That is the way with people. If God does for us, and does for us, and does for us, and does for us, and we do not do for ourselves, we become like those trifling, no- account, good-for-nothing seagulls. We are built up, we are strengthened, we are developed by the oikonomia, the assignment God hath placed in our hands. We are to take it and work with it and do with it pleasing unto God.
Over there in Europe, as you know, practically all of the Christian faith and churches, practically all of it is supported by taxation, by the government. And one of those European theologians was visiting America, and he said, “The most phenomenal thing that I have noticed in the development of the churches of our Lord in America is the great movement of stewardship among the Christian churches of America. For,” he said, “in Europe, there is no sense of obligation to God. The state pays the preacher. Tax money keeps up the church. But,” he said, “I have noticed in America, the stewardship movement has done for the churches of America. They have to stand on their own feet; they have to pay their own ministers; they have to contribute to the support of the work of the church. Not done by taxation. Please, God, let it never be done by taxation.” He said, “It has done for the churches of America what the Great Reformation did for the churches of Europe in the sixteenth century and what the great missionary movement did for the churches in the nineteenth century.”
God spoke, and the worlds came into being [Hebrews 11:3]. God still speaks, and the church is the means by which God’s people implement God’s purposes in the earth. By what right does the pastor stand in the sacred pulpit and ask from his people their time and their energy and their property, their talents, yea, and their very lives? He does it because God has spoken, and this is the will of heaven. “Occupy till I come” [Luke 19:13]; God gave us the oikonomia to develop us to be mature and strong unto God.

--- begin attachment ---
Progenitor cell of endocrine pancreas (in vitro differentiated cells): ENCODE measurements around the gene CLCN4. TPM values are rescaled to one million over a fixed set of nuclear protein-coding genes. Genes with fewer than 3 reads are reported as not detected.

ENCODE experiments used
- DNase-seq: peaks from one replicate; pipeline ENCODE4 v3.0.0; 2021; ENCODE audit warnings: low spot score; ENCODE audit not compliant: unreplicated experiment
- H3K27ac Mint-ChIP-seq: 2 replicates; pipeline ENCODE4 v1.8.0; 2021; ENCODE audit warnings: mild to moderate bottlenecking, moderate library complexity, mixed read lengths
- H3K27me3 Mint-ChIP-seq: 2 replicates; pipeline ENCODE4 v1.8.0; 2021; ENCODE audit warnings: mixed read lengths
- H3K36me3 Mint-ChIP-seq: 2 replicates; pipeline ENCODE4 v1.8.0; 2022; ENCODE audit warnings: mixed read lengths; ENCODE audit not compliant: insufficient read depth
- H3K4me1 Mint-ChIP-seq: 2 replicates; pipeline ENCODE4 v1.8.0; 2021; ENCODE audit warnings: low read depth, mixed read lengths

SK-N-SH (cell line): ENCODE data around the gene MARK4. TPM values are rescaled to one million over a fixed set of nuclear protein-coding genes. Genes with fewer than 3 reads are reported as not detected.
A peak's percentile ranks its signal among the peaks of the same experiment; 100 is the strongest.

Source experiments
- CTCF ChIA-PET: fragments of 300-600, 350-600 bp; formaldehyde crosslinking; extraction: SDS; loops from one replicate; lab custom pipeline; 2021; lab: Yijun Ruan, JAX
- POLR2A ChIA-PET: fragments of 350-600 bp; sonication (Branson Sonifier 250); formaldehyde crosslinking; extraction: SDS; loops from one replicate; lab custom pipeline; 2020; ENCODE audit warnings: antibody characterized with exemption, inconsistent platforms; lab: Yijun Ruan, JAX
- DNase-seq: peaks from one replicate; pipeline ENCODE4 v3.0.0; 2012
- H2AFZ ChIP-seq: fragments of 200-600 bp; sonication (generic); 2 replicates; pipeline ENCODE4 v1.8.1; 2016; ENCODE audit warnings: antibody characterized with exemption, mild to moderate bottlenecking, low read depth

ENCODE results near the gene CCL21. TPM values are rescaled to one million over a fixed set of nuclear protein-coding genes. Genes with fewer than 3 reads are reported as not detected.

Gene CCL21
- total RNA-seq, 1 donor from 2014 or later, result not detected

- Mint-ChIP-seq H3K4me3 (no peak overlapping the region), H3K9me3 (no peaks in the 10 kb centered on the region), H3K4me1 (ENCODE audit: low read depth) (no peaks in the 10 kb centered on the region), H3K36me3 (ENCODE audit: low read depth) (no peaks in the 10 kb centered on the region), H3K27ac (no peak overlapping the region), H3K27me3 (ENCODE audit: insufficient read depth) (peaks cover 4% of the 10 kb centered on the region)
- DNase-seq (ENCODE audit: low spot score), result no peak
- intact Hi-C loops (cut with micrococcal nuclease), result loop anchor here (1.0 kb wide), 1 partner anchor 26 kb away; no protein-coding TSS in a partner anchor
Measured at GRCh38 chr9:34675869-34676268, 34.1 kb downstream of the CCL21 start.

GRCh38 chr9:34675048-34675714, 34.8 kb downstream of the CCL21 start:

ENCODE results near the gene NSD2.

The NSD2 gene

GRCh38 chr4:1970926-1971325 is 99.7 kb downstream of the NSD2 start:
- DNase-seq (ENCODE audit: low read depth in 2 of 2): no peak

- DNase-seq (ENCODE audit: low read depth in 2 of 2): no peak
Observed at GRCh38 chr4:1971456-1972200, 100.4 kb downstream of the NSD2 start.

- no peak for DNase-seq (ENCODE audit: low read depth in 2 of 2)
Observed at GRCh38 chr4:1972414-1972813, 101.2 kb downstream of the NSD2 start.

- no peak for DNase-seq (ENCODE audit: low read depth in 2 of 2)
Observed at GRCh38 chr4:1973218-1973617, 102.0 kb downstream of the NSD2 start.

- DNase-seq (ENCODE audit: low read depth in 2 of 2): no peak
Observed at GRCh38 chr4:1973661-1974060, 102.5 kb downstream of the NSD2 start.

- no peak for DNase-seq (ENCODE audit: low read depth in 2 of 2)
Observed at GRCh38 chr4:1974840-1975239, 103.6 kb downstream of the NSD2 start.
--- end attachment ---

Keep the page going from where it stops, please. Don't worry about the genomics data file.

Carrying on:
A second reason why God has committed it into our hands and into our care, the second reason: that we might learn that all things are in the hands of the sovereign Creator and sustainer of our world. That obviates this false distinction between secular and spiritual, for the great fundamental doctrine of the Word of God is this: that all things are of God, and unto God, and by God [Romans 11:36]. No thing is beyond the pale of the interest of God, and all things are in His hands. They belong to Him [Deuteronomy 10:14].
That is so opposite to so much of the philosophy of history and of the religion of history. For example, Plotinus, the great Neoplatonist, following the spirit of Plato but in a new way, Plotinus so made a difference between things spiritual and things earthly that he blushed because he had a body, and he tried to forget his birthday. In the Middle Ages the so-called church gave itself to a vast distinction between secularism and spirituality, and a man to be spiritual, had to go off somewhere behind a high wall, or in a desert, and there live a hermit, monastic life.
All of that is contrary to the great revelation of the truth of God in the Holy Scriptures. For listen to me: the Scriptures say, “The earth is the Lord’s, and the fullness thereof; the world, and they that dwell therein” [Psalm 24:1]. All of it is God’s, the materialities as well as the intangibles and the spiritualities. All of it is unto God.